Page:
Covenants To God

Christmas Evans tells us in his diary that one Sunday afternoon he was traveling a very lonely road to attend an appointment, and he was convicted of a cold heart. He wrote,

“I tethered my horse and went to a sequestered spot, where I walked to and fro in an agony as I reviewed my life. I waited three hours before God, broken with sorrow, until there broke over me a sweet sense of His forgiving love. I received from God a new baptism of the Holy Ghost.

“As the sun was westering, I went back to the road, found my horse, mounted it and went to my appointment. On the following day I preached with such new power to a vast concourse of people gathered on the hillside, that a revival broke out that day and spread through all Wales.”

Christmas went on to write 13 covenants to God. You can read all 13 of them by clicking here, but here are six of them that especially resonated with me—

V. O Jesus Christ, Son of the living God, take for the sake of Thy cruel death, my time, and strength and the gifts and talents I possess; which, with a full purpose of heart, I consecrate to Thy glory in the building up of Thy Church in the world, for Thou art worthy of the hearts and talents of all men.

VI. I desire Thee, my great High Priest, to confirm, by Thy power from Thy High Court, my usefulness as a preacher, and my piety as a Christian, as two gardens nigh to each other; that sin may not have a place in my heart to becloud my confidence in Thy righteousness, and that I may not be left to any foolish act that may occasion my gifts to wither, and I be rendered useless before my life ends…. 

VIII. … Grant that I may experience the power of Thy Word before I deliver it, as Moses felt the power of his own rod, before he saw it on the land and waters of Egypt. Grant this, for the sake of Thine infinitely precious blood, O Jesus, my hope, and my all in all.

IX. Search me now, and lead me into plain paths of judgment. Let me discover in this life what I am before Thee, that I may not find myself of another character when I am shown in the light of the immortal world, and open my eyes to all the brightness of eternity…. 

X. Grant me strength to depend upon Thee for food and raiment, and to make known my requests…. 

XII. Grant, O blessed Lord, that nothing may grow and be matured in me to occasion Thee to cast me off from the service of the sanctuary, like the sons of Eli; and for the sake of the Thine unbounded merit, let not my days be longer than my usefulness…. (emphasis mine)

If you want to do great things for God—if you want Him to do great things through you—then you must be wholly committed to Him. Perhaps Christmas Evans’ covenant statements will help you draft your own, or adopt a couple of his, to consecrate yourself to God’s service. 

Avoiding Worthless Pursuits

“Human society is built on the errors of fools. This sounds brutal, but in the context of the Scriptures it is very kind. I say this because a fool acts without regard to future consequences—as though there were not another world besides this one and he was not intending to die. The strange thing is, he lives this way only in his moral life. Intellectually, he knows he’s not going to be here always, and he makes sure his insurance is in place and writes a will and arranges for his family after he is gone. However, morally he lives as if he were going to be here forever, as if there were no death and no future life. That is what a fool is, and again, a philosophy upon which our whole society is built. …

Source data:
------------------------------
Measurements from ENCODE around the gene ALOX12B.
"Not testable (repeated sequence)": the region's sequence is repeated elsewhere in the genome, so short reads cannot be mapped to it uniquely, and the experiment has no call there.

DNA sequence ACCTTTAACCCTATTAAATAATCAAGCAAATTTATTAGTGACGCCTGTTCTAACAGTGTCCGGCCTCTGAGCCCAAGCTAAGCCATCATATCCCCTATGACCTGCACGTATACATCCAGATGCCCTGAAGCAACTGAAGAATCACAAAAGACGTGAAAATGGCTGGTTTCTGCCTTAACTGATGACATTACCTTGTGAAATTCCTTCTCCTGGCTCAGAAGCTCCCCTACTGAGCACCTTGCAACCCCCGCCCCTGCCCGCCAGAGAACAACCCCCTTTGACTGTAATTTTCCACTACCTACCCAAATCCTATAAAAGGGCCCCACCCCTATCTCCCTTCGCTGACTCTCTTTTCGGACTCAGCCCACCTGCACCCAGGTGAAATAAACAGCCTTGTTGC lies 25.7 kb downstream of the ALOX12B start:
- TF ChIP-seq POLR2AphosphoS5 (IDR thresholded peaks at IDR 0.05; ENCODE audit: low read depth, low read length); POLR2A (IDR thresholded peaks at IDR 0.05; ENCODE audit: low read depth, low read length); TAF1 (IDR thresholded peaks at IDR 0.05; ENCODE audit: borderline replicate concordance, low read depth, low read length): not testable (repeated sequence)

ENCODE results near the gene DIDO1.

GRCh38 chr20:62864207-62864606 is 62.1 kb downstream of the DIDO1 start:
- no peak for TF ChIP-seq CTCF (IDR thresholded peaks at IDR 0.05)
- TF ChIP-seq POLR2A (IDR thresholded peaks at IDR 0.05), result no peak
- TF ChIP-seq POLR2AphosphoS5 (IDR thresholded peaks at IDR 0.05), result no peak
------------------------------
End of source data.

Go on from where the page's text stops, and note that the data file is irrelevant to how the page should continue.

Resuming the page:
“Look at the many who are seeking direction for their lives. The trouble is, a great deal of this seeking is simply a desire to have a guide that will help him get what he wants, get all the fun he can out of life and not have to pay the consequences. Many counselors today are doing that very thing. They meet with young people, instructing them in a manner that will enable them to have their own way, miss the Cross, miss the dying to self, miss repentance, and ultimately miss the will of God. But the wisdom of God imparts discernment that will save you from the wrong choice and the false counselor. Divine wisdom can also save us from worthless pursuits—those that are not God’s will for us.” —A.W. Tozer, in The Wisdom Of God

You can read my review of The Wisdom Of God here, and check out some other quotes from this powerful book here.

Hold On!

Hope is faith holding on for a moment longer. 

“When it’s hard to hold on—no one holds on to what is cool. They hold on to Christ. When it’s hard to hold on, no one holds on to what is hipster. They hold on to Him who is holy and healing. When it’s hard to hold on—we don’t hold on to trendy, we hold on to the True Vine; we don’t hold on to the prevailing and popular, because we hold on to the Prince of Peace and the true Perfecter of our faith.” —Ann Voskamp, in The Way Of Abundance

Check out my review of The Way Of Abundance here, and check out some other quotes from this wonderful book here.

God Is The Sun

John Piper said, “We were made to live with God as the all-satisfying center of our lives, with everything else in good, godly, happy orbit. Instead, we have a solar system with competing gravitational centers, and nothing else flying in its right orbit.” 

In Psalm 16:11 David wrote, “In Your presence there is fullness of joy; at Your right hand are pleasures forevermore.” Lasting joy and guilt-free pleasure are found in God’s presence. If He is the “sun” of our universe, everything else stays in its proper “orbit.” How do we make sure God is our sun? The first phrase in Psalm 16:11 is the key: “You make known to me the path of life.”